Navigation Links
Longer life expectancy, aging population necessitate new strategies for prostate cancer care
Date:12/4/2012

The population of the United States is getting older, due not only to aging boomers but also to a four-year increase in life expectancy from 1990 to 2010. An aging population means increased diagnosis of prostate cancer. Statistically, the older the patient at time of diagnosis, the more aggressive the disease and also the less well the patient is likely to tolerate traditional chemotherapies. In sum, we have more, aggressive prostate cancer that can't be targeted by traditional treatments.

Members of the University of Colorado Cancer Center recently published a review in the journal Drugs and Aging describing the modern state of prostate cancer care examining not only new drugs but entirely new classes of drugs that may be effective and well-tolerated in these aging patients.

"For patients with advanced prostate cancer, there are more options than ever before. But with more options comes a more complex decision tree in choosing appropriate therapies," says Elizabeth Kessler, MD, oncology fellow at the University of Colorado Cancer Center and the review's lead author.

First among these options are targeted therapies. Modern targeted therapies are able to selectively kill cancer cells as opposed to accepting high collateral damage in healthy tissue and so frequently have fewer side effects than traditional chemotherapies. (And are thus better tolerated by elderly patients.)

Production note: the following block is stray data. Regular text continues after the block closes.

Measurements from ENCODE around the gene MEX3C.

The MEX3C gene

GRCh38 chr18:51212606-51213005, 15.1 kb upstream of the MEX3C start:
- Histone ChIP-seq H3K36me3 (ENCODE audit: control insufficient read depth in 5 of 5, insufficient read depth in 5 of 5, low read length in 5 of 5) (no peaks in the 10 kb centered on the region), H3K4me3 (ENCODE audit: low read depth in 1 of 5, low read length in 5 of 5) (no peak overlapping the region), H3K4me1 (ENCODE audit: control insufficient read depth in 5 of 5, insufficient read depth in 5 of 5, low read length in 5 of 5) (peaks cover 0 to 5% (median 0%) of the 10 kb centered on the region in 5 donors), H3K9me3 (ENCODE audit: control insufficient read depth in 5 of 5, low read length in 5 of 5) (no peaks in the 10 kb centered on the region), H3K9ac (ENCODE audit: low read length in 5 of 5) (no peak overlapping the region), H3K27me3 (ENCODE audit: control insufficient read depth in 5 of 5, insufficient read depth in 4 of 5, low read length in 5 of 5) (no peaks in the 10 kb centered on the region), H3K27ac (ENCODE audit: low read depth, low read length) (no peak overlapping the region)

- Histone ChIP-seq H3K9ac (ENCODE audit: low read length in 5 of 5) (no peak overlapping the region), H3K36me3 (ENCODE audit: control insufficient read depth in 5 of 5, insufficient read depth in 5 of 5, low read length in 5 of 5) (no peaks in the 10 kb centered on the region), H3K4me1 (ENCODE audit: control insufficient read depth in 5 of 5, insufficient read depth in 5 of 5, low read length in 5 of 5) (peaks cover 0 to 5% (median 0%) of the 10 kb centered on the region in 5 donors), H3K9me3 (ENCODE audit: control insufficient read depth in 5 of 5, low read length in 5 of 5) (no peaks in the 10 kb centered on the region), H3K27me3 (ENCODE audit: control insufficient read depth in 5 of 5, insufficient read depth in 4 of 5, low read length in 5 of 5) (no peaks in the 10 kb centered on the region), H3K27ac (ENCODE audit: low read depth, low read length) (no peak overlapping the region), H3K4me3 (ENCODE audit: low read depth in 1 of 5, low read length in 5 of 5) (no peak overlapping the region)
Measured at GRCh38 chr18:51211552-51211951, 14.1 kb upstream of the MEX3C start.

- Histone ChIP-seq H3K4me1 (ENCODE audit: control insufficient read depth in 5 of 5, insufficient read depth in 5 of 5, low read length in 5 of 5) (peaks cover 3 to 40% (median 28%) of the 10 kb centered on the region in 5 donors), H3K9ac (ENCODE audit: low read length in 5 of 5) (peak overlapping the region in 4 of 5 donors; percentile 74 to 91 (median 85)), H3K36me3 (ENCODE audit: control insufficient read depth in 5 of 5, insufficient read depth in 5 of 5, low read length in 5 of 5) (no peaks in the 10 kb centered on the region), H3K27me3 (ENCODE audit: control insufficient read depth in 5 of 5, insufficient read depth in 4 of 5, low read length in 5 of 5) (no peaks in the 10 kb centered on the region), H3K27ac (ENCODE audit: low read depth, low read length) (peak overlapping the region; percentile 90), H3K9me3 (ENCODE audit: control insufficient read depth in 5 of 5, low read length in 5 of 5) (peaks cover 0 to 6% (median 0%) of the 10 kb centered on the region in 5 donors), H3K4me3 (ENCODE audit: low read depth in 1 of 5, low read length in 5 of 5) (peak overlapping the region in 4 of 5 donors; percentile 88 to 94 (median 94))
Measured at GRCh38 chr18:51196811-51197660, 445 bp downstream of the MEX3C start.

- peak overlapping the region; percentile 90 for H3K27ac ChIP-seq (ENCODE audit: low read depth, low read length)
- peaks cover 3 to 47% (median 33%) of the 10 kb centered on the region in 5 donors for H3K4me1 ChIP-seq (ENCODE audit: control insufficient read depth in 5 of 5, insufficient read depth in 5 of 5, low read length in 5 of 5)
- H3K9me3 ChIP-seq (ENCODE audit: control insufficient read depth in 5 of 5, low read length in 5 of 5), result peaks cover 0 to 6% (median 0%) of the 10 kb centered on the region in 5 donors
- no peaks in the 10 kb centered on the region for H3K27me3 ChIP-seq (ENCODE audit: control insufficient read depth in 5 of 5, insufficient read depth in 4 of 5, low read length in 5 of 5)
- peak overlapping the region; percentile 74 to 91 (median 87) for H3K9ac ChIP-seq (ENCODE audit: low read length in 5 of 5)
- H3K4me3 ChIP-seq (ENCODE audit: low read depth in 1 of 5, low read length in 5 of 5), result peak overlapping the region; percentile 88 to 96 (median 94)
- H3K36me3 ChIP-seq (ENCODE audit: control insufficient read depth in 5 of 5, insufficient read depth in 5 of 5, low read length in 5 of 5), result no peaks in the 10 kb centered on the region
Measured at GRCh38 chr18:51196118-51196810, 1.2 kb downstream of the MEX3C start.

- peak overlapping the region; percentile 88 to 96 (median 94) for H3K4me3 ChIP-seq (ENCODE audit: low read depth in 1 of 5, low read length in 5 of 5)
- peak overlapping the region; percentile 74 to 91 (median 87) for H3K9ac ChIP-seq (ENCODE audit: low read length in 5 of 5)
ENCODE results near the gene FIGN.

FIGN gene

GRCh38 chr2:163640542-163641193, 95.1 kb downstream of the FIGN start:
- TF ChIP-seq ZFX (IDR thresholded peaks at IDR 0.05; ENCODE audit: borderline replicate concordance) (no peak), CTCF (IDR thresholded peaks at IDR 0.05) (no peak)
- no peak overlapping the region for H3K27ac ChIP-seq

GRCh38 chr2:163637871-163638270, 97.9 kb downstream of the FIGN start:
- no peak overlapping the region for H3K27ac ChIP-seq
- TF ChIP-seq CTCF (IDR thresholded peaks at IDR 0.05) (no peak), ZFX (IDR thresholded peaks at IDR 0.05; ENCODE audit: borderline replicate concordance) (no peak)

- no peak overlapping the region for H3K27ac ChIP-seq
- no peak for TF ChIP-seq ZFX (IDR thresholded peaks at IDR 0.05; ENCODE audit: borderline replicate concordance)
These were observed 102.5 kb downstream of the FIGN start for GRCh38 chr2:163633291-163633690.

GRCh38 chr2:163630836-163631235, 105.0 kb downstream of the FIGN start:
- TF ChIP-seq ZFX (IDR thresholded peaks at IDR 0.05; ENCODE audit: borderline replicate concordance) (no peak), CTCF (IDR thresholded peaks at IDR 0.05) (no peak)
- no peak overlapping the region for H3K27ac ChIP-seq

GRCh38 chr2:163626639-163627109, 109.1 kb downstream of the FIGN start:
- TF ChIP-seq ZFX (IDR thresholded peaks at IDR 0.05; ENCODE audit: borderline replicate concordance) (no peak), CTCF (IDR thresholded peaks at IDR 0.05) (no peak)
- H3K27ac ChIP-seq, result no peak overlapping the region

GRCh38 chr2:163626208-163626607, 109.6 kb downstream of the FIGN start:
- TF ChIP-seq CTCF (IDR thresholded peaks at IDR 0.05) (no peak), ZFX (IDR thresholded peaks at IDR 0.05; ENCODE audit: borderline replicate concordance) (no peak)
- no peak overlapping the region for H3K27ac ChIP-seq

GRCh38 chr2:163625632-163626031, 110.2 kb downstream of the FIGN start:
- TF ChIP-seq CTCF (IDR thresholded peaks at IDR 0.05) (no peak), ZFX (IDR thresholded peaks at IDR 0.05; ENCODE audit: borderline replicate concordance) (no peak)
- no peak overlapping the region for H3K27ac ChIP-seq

"These are drugs like abiraterone and enzalutamide that have been approved for use in late stage prostate cancer and are now being evaluated for earlier use," Kessler says. Prostate cancer generally depends on androgen hormones like testosterone to survive and grow even after traditional hormone blockade, the body continues to produce minute amounts of testosterone and even this little bit is enough to drive prostate cancer. By completely removing the body's ability to produce testosterone or the cancer's ability to use it, these drugs break the messaging chain that tells prostate cancer to grow. CU Cancer Center researchers have played an important role in the clinical development of both of these drugs.

Researchers are also looking for additional, molecular drivers of prostate cancer, perhaps for example insulin growth factor.

"We're also exploring the use of targeted kinase inhibitors," Kessler says. For example, the drug known as XL184 by Exelixis is currently in clinical trials to target MET and VEGF, "and appears to show effect against bone lesions, the most common location of prostate cancer metastasis," Kessler says.

"Another promising strategy to treat metastatic prostate cancer is immunotherapy," Kessler says. In immunotherapy, drugs, devices or treatments are used to sensitize the body's immune system to attack cancer cells boosting the body's ability to clear itself of cancer. For example, the drug Sipuleucel-T was approved by the FDA in 2010 for treatment of metastatic prostate cancer "but it requires blood to be removed, treated, and reinfused," Kessler says a procedure that can only be accomplished by shipping the patient's blood to facilities in other cities before reinfusing it here. Second generation prostate cancer immunotherapies including Prostvac are in development or clinical trials, including an open trial at the CU Cancer Center.

Finally, researchers are exploring ultra-precise targeting of radiation that rides along with drugs that attach to bone metastases and affects only the tumor cells in the immediate areas of attachment. "One of these drugs is Alpharadin," Kessler says, "which goes only shallowly into bone and so targets lesions without stopping the production of bone marrow."